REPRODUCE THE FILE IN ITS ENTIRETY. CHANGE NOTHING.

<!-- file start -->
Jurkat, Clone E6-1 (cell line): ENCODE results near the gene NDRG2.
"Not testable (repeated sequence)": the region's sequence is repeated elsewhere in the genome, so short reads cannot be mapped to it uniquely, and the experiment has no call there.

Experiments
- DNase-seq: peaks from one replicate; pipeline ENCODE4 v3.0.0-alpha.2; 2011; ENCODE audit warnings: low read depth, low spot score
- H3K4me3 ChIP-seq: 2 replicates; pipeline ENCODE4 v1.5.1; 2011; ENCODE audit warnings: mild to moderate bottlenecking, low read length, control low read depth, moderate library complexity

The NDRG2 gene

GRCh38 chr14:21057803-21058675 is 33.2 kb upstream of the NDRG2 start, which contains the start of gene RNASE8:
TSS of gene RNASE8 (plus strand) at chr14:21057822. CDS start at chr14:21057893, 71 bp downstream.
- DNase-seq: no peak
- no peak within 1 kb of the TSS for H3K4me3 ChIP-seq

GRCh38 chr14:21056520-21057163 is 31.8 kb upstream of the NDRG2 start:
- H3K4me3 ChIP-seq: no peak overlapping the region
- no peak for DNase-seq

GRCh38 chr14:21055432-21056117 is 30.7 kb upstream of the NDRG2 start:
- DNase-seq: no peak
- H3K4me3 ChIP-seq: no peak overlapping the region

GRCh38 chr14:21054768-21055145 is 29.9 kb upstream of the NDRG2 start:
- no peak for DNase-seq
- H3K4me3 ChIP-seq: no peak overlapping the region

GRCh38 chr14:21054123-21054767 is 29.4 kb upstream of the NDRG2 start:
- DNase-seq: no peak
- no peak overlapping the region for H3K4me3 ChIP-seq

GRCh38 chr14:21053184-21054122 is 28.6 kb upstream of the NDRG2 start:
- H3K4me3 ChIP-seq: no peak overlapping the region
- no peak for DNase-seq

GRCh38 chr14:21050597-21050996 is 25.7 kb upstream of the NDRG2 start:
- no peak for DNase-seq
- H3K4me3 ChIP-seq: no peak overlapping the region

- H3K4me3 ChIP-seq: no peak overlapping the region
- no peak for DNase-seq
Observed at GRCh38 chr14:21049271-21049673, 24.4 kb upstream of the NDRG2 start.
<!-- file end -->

Jurkat, Clone E6-1 (cell line): ENCODE results near the gene NDRG2.
"Not testable (repeated sequence)": the region's sequence is repeated elsewhere in the genome, so short reads cannot be mapped to it uniquely, and the experiment has no call there.

Experiments
- DNase-seq: peaks from one replicate; pipeline ENCODE4 v3.0.0-alpha.2; 2011; ENCODE audit warnings: low read depth, low spot score
- H3K4me3 ChIP-seq: 2 replicates; pipeline ENCODE4 v1.5.1; 2011; ENCODE audit warnings: mild to moderate bottlenecking, low read length, control low read depth, moderate library complexity

The NDRG2 gene

GRCh38 chr14:21057803-21058675 is 33.2 kb upstream of the NDRG2 start, which contains the start of gene RNASE8:
TSS of gene RNASE8 (plus strand) at chr14:21057822. CDS start at chr14:21057893, 71 bp downstream.
- DNase-seq: no peak
- no peak within 1 kb of the TSS for H3K4me3 ChIP-seq

GRCh38 chr14:21056520-21057163 is 31.8 kb upstream of the NDRG2 start:
- H3K4me3 ChIP-seq: no peak overlapping the region
- no peak for DNase-seq

GRCh38 chr14:21055432-21056117 is 30.7 kb upstream of the NDRG2 start:
- DNase-seq: no peak
- H3K4me3 ChIP-seq: no peak overlapping the region

GRCh38 chr14:21054768-21055145 is 29.9 kb upstream of the NDRG2 start:
- no peak for DNase-seq
- H3K4me3 ChIP-seq: no peak overlapping the region

GRCh38 chr14:21054123-21054767 is 29.4 kb upstream of the NDRG2 start:
- DNase-seq: no peak
- no peak overlapping the region for H3K4me3 ChIP-seq

GRCh38 chr14:21053184-21054122 is 28.6 kb upstream of the NDRG2 start:
- H3K4me3 ChIP-seq: no peak overlapping the region
- no peak for DNase-seq

GRCh38 chr14:21050597-21050996 is 25.7 kb upstream of the NDRG2 start:
- no peak for DNase-seq
- H3K4me3 ChIP-seq: no peak overlapping the region

- H3K4me3 ChIP-seq: no peak overlapping the region
- no peak for DNase-seq
Observed at GRCh38 chr14:21049271-21049673, 24.4 kb upstream of the NDRG2 start.